While the invention has been particularly shown and described with reference to a particular embodiment, it will be understood by those skilled in the art that various changes in form and details may be made therein without departing from the spirit and scope of the invention. For example, although the description of the preferred embodiment will be given above with respect to a MIMO system, the present invention is applicable where multiple digital signals experience different channels and add up at the receiver, or in the Multiuser Detection (MUD) problem of a CDMA uplink where the received signal is the superposition of the desired one and residual interference from other cochannel users. Other applications include Space Division Multiple Access (SDMA) and optimal maximum likelihood equalization. It is intended that such changes come within the scope of the following claims.
Claims (15)
Priority Applications (1)
Application Number  Priority Date  Filing Date  Title 

US10/235,895 US6757337B2 (en)  20020905  20020905  Codingassisted MIMO joint detection and decoding 
Applications Claiming Priority (3)
Application Number  Priority Date  Filing Date  Title 

US10/235,895 US6757337B2 (en)  20020905  20020905  Codingassisted MIMO joint detection and decoding 
AU2003262949A AU2003262949A1 (en)  20020905  20030828  Codingassisted mimo joint detection and decoding 
PCT/US2003/026965 WO2004023663A1 (en)  20020905  20030828  Codingassisted mimo joint detection and decoding 
Publications (2)
Publication Number  Publication Date 

US20040047438A1 US20040047438A1 (en)  20040311 
US6757337B2 true US6757337B2 (en)  20040629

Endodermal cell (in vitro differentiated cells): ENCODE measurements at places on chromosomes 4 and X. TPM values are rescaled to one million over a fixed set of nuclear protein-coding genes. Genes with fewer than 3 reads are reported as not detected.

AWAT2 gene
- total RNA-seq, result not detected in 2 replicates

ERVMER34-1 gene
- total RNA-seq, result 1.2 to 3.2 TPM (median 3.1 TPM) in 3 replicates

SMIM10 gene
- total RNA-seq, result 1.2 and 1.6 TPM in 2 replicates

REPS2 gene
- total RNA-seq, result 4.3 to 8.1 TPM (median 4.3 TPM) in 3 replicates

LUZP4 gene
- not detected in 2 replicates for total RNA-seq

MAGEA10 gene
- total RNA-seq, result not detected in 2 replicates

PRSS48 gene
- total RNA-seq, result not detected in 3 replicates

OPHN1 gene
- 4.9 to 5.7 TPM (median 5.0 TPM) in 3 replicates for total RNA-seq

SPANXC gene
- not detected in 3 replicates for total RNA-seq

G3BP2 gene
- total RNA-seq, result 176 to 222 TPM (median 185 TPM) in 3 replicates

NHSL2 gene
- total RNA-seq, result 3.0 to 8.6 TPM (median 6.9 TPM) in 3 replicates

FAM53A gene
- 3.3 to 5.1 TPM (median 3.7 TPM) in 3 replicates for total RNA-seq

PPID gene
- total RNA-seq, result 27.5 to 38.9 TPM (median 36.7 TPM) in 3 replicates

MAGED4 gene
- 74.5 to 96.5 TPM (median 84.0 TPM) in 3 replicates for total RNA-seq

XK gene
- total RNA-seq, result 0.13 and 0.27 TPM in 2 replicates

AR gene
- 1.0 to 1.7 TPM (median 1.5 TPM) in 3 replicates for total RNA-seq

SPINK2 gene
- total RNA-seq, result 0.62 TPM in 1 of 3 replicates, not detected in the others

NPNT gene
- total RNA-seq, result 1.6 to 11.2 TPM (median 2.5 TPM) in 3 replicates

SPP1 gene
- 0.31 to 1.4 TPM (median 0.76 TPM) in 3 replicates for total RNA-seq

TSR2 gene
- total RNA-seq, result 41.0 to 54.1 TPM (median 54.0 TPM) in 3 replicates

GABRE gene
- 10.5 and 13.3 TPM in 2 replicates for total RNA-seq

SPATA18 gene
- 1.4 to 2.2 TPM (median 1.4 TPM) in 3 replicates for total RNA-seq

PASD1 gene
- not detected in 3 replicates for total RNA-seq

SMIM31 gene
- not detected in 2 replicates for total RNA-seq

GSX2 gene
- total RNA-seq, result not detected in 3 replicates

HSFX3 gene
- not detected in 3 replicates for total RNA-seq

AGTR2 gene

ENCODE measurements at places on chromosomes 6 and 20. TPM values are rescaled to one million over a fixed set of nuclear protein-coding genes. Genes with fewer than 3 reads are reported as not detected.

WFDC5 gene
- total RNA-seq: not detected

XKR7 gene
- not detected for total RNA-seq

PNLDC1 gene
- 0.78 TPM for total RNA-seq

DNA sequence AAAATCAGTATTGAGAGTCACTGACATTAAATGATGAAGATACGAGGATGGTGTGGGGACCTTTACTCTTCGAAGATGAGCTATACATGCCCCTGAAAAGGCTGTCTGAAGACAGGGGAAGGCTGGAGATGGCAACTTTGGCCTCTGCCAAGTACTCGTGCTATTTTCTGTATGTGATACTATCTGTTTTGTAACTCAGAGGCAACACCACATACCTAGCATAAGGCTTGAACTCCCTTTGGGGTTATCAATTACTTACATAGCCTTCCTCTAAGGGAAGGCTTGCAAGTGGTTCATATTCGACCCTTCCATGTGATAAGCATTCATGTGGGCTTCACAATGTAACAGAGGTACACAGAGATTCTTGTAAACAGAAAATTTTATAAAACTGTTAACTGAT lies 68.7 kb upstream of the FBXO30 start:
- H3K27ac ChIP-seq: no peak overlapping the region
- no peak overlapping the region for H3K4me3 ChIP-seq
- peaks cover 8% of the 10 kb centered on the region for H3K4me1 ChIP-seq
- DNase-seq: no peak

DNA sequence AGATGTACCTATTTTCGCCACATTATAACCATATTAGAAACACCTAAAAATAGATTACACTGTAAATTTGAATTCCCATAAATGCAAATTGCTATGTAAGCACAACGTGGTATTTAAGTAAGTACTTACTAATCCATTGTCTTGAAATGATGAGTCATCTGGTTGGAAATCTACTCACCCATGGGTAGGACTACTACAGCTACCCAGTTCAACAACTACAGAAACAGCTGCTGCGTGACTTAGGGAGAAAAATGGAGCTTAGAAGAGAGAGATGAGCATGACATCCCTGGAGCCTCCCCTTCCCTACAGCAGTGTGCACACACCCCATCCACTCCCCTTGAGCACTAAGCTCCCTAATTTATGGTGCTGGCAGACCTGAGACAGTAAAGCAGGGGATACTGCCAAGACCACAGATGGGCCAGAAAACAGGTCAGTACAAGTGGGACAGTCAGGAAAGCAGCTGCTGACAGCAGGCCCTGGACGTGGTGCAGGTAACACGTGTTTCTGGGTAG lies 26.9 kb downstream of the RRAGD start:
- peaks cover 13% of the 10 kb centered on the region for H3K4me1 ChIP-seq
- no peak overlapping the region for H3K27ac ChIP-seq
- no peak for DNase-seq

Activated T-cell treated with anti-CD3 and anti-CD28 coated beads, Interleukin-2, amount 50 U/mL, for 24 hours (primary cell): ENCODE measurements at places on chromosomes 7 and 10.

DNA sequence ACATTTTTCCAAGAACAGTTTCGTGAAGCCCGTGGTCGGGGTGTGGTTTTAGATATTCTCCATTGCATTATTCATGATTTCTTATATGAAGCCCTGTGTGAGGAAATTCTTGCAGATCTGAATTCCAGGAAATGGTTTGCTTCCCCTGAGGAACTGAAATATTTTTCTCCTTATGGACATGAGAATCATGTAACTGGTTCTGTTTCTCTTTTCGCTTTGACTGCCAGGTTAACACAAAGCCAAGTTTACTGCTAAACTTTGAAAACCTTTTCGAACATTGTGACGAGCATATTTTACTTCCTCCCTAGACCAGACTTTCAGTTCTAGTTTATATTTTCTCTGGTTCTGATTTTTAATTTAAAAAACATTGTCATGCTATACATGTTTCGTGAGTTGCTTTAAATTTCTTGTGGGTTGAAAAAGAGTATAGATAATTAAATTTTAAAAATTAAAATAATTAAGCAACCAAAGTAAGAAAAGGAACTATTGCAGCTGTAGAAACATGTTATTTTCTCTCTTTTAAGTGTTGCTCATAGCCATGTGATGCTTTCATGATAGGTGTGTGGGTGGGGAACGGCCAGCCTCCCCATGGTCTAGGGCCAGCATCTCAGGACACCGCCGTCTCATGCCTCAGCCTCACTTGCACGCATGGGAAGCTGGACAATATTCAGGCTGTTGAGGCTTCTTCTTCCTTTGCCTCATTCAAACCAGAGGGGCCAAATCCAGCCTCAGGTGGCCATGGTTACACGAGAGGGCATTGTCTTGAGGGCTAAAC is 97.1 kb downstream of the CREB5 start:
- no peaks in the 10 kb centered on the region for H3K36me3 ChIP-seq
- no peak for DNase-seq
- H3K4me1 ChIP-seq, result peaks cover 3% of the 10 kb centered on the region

Family
ID=31977584
Family Applications (1)
Application Number  Title  Priority Date  Filing Date 

US10/235,895 Active 20220930 US6757337B2 (en)  20020905  20020905  Codingassisted MIMO joint detection and decoding 
Country Status (3)
Country  Link 

US (1)  US6757337B2 (en) 
AU (1)  AU2003262949A1 (en) 
WO (1)  WO2004023663A1 (en) 
Cited By (28)
Publication number  Priority date  Publication date  Assignee  Title 

US20050111345A1 (en) *  20031125  20050526  Jacobsen Eric A.  Forward error correction coding in communication networks 
US20050232341A1 (en) *  20031202  20051020  HyunSeok Oh  Apparatus and method for canceling an interference signal in a mobile communication system using multiple antennas 
US20050259765A1 (en) *  20040524  20051124  Stefan Keller  Apparatus and method for decoding a bit sequence from QPSK or QAM symbols 
US20050276362A1 (en) *  20040212  20051215  Heejung Yu  Method for detecting signal in multiple input multiple output system and receiving device of multiple input multiple output system 
US20060059410A1 (en) *  20040913  20060316  Conexant Systems, Inc.  Systems and methods for multistage signal detection in mimo transmissions and iterative detection of precoded OFDM 
US20060141950A1 (en) *  20041224  20060629  Samsung Electronics Co., Ltd.  Method and apparatus for controlling MIMO system using single serial programming interface 
US20070071140A1 (en) *  20050929  20070329  Uwe Sontowski  Method and apparatus for nonlinear scaling of log likelihood ratio (LLR) values in a decoder 
US20070089024A1 (en) *  20051003  20070419  Xiaoyong Yu  Method and apparatus for a lowdensity paritycheck decoder 
US20070116143A1 (en) *  20051118  20070524  Bjorn Bjerke  Reduced complexity detection and decoding for a receiver in a communication system 
WO2008038972A1 (en) *  20060929  20080403  Electronics And Telecommunications Research Institute  Appratus for receiving signals in ofdm communication system having multiple antennas and method thereof 
US20080101482A1 (en) *  20061026  20080501  General Instrument Corporation  Method and apparatus for refining MIMO channel estimation using the signal field of the data frame 
US20080144746A1 (en) *  20061214  20080619  Texas Instruments Incorporated  Parameterized sphere detector and methods of using the same